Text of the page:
Setting: Multidrug-resistant tuberculosis (MDR-TB) is a growing public health threat in South-East Asia. TB is typically a disease of poverty and can be spread by infectious humans who migrate from one region to another.
Design: We interviewed 20 MDR-TB patients on the Thailand-Myanmar border with regard to their migration histories. Migration origins and destinations were mapped.
Results: All but one participant had a history of migration, and maps of migration ranges revealed wide geographic dispersal. Most described living and work conditions that could contribute to the spread of drug-resistant TB, including numerous contacts and crowded living quarters.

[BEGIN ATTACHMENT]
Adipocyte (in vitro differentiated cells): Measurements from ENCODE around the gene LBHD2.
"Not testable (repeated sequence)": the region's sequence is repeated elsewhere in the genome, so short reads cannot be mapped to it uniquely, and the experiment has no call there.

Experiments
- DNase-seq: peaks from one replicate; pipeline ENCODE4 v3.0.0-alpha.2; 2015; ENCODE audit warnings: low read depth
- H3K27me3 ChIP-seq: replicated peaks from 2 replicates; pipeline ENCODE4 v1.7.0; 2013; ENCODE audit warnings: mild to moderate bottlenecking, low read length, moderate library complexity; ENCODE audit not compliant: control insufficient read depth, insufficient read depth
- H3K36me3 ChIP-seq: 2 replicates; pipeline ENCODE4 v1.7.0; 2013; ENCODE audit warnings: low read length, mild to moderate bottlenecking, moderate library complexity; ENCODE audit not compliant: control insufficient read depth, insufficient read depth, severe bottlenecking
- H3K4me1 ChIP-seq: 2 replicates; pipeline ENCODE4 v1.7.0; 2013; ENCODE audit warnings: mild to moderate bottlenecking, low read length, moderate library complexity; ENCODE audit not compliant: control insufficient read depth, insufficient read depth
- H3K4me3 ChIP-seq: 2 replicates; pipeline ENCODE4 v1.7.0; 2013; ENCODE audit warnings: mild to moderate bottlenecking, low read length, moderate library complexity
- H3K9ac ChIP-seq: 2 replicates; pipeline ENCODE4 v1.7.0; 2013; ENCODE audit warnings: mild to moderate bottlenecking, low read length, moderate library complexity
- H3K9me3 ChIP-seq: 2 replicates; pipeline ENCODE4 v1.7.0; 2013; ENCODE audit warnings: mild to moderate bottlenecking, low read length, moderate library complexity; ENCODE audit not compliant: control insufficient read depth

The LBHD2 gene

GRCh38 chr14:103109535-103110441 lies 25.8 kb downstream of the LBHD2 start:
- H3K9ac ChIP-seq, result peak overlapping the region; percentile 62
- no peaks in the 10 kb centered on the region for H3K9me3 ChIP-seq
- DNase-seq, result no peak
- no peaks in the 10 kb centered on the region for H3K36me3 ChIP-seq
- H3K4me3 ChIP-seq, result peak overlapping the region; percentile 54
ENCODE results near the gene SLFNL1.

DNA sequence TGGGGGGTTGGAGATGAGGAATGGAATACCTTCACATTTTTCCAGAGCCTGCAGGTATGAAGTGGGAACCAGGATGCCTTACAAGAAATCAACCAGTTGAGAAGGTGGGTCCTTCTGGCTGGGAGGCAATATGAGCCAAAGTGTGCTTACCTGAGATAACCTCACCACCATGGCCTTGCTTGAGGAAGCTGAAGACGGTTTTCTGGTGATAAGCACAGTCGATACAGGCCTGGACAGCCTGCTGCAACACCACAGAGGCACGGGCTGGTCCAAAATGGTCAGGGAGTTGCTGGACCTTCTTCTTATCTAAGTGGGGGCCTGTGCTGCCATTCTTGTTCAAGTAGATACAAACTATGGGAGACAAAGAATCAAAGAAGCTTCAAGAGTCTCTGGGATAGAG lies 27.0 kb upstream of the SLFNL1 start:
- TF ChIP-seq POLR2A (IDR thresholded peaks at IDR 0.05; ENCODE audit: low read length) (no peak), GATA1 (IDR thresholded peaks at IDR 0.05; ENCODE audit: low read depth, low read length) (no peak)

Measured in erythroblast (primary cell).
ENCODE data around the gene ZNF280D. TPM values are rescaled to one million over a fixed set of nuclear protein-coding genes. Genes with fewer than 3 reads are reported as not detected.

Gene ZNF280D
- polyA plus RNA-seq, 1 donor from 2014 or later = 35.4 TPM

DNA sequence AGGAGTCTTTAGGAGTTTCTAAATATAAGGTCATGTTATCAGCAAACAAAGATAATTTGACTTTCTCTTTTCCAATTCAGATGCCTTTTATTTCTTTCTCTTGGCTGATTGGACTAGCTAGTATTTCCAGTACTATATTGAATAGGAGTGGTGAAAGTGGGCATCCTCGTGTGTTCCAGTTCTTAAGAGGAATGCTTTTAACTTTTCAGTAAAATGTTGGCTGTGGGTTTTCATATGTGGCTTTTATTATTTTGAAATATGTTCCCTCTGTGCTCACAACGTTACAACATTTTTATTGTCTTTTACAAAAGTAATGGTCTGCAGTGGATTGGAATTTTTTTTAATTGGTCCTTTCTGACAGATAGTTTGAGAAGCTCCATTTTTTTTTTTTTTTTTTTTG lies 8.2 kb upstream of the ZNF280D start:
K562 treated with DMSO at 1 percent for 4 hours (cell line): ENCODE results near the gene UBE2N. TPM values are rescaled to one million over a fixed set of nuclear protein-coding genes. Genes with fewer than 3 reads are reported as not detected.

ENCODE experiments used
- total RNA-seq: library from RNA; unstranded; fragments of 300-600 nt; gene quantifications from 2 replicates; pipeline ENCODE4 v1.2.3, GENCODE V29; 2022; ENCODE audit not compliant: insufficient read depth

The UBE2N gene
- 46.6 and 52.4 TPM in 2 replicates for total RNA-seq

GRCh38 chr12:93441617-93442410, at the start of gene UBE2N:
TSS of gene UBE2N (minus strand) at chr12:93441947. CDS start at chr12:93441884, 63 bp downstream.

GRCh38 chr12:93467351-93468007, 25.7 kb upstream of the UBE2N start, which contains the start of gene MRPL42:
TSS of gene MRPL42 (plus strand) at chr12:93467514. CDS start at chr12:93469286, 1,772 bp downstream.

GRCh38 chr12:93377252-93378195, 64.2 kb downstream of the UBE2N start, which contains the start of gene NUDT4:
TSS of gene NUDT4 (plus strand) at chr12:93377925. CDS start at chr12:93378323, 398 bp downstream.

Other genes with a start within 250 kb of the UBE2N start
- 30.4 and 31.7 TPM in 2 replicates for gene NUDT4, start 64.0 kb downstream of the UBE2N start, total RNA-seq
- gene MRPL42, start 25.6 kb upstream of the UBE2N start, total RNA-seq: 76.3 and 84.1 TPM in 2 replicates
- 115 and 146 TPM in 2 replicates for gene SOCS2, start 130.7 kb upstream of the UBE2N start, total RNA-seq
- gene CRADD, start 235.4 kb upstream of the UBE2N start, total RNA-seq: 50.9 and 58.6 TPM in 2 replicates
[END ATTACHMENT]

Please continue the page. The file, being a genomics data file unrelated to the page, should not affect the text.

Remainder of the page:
Conclusion: Our results show that at least some migrant workers in the region carry MDR-TB, and indicate that this subgroup of the population is important with regard to the transmission of MDR-TB throughout the region. Migrants in this region come into contact with high numbers of people and may be able to spread the disease across wide geographic ranges. Access to diagnosis and treatment and socio-economic development are at least as important as any TB control measures, meaning that innovative and bold approaches that extend across international borders are needed to address these problems.